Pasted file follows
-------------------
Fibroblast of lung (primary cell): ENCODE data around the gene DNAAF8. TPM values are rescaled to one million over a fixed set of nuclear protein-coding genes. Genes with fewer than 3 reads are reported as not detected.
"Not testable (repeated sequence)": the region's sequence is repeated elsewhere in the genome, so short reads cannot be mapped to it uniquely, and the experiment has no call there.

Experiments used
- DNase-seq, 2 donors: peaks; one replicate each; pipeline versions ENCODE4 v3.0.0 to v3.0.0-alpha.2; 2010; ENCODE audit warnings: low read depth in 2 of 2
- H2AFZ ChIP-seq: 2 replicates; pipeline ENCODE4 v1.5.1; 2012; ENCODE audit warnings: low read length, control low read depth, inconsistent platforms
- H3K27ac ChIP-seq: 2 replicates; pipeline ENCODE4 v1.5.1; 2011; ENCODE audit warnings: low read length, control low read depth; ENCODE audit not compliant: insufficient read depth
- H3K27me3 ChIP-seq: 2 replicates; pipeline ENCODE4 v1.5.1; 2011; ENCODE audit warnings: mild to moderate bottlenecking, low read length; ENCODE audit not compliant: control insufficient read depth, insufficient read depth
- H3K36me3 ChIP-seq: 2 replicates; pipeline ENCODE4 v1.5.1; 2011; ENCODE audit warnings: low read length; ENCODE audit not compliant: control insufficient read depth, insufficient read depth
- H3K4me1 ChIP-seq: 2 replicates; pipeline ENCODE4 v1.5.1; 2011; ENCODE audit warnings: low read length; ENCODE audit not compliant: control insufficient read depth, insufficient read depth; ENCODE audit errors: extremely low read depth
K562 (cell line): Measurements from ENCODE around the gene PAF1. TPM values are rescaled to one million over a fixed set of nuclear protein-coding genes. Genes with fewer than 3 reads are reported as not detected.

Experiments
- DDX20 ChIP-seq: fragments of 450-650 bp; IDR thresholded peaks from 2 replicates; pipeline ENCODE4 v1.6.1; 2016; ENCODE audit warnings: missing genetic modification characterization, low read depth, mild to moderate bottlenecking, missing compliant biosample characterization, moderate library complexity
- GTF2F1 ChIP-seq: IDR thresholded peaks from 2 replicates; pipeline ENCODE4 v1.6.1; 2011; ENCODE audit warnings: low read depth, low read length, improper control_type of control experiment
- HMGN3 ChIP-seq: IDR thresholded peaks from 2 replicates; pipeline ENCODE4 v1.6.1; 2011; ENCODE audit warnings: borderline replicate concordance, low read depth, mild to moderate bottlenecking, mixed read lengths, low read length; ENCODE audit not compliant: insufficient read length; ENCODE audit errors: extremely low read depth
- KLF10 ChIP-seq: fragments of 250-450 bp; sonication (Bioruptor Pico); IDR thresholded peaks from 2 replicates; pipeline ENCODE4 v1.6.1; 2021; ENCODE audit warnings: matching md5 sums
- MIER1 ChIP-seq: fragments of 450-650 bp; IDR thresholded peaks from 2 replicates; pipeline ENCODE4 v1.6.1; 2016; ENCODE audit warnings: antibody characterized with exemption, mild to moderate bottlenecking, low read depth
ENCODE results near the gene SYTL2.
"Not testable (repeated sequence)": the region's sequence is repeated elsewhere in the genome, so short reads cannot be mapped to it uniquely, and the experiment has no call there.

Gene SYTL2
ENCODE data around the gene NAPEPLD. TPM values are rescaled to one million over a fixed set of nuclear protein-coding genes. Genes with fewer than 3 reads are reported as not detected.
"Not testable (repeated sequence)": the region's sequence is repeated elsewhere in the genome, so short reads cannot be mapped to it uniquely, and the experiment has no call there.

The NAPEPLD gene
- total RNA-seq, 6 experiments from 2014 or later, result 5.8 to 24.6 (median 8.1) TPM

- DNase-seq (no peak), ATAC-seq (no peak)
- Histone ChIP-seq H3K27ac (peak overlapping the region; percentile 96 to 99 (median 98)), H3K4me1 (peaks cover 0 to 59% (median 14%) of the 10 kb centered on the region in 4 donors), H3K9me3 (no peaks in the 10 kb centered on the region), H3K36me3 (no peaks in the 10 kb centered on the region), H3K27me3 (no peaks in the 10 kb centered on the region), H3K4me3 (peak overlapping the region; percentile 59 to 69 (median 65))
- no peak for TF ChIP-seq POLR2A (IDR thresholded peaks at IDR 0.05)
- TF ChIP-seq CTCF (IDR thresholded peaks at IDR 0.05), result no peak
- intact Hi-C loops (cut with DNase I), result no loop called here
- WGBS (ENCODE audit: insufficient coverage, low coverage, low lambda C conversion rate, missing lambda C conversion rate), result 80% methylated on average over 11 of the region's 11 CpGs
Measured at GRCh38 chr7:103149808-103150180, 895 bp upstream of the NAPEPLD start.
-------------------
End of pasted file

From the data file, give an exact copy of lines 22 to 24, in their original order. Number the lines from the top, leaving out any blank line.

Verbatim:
The NAPEPLD gene
- total RNA-seq, 6 experiments from 2014 or later, result 5.8 to 24.6 (median 8.1) TPM

- DNase-seq (no peak), ATAC-seq (no peak)